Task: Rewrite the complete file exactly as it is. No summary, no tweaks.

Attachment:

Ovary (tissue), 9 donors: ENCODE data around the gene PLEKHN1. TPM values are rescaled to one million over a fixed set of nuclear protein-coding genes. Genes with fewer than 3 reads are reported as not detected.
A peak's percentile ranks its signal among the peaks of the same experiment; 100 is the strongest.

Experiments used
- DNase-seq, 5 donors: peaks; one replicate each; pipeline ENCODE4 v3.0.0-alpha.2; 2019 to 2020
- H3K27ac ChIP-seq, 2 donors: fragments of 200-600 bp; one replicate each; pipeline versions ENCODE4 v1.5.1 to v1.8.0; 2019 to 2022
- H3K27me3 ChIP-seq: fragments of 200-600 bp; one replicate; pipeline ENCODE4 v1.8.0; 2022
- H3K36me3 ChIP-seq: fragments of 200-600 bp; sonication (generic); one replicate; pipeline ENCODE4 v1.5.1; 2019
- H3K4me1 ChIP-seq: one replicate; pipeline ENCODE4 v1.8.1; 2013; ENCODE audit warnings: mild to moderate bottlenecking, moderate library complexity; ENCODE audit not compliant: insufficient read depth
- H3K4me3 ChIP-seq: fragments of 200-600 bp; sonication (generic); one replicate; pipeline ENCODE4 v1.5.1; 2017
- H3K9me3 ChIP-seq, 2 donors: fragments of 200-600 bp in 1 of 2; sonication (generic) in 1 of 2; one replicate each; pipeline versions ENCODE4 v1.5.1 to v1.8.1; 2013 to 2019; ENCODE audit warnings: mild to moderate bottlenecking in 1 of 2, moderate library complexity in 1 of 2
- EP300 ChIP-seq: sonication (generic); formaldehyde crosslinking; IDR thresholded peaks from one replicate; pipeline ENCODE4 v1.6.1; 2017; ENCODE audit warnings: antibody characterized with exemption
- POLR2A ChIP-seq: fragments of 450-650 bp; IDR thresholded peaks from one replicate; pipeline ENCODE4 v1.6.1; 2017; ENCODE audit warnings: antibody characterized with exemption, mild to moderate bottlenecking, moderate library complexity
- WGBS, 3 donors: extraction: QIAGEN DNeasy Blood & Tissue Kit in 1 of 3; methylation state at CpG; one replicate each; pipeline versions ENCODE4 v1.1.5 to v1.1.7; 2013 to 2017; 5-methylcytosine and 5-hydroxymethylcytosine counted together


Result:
Ovary (tissue), 9 donors: ENCODE data around the gene PLEKHN1. TPM values are rescaled to one million over a fixed set of nuclear protein-coding genes. Genes with fewer than 3 reads are reported as not detected.
A peak's percentile ranks its signal among the peaks of the same experiment; 100 is the strongest.

Experiments used
- DNase-seq, 5 donors: peaks; one replicate each; pipeline ENCODE4 v3.0.0-alpha.2; 2019 to 2020
- H3K27ac ChIP-seq, 2 donors: fragments of 200-600 bp; one replicate each; pipeline versions ENCODE4 v1.5.1 to v1.8.0; 2019 to 2022
- H3K27me3 ChIP-seq: fragments of 200-600 bp; one replicate; pipeline ENCODE4 v1.8.0; 2022
- H3K36me3 ChIP-seq: fragments of 200-600 bp; sonication (generic); one replicate; pipeline ENCODE4 v1.5.1; 2019
- H3K4me1 ChIP-seq: one replicate; pipeline ENCODE4 v1.8.1; 2013; ENCODE audit warnings: mild to moderate bottlenecking, moderate library complexity; ENCODE audit not compliant: insufficient read depth
- H3K4me3 ChIP-seq: fragments of 200-600 bp; sonication (generic); one replicate; pipeline ENCODE4 v1.5.1; 2017
- H3K9me3 ChIP-seq, 2 donors: fragments of 200-600 bp in 1 of 2; sonication (generic) in 1 of 2; one replicate each; pipeline versions ENCODE4 v1.5.1 to v1.8.1; 2013 to 2019; ENCODE audit warnings: mild to moderate bottlenecking in 1 of 2, moderate library complexity in 1 of 2
- EP300 ChIP-seq: sonication (generic); formaldehyde crosslinking; IDR thresholded peaks from one replicate; pipeline ENCODE4 v1.6.1; 2017; ENCODE audit warnings: antibody characterized with exemption
- POLR2A ChIP-seq: fragments of 450-650 bp; IDR thresholded peaks from one replicate; pipeline ENCODE4 v1.6.1; 2017; ENCODE audit warnings: antibody characterized with exemption, mild to moderate bottlenecking, moderate library complexity
- WGBS, 3 donors: extraction: QIAGEN DNeasy Blood & Tissue Kit in 1 of 3; methylation state at CpG; one replicate each; pipeline versions ENCODE4 v1.1.5 to v1.1.7; 2013 to 2017; 5-methylcytosine and 5-hydroxymethylcytosine counted together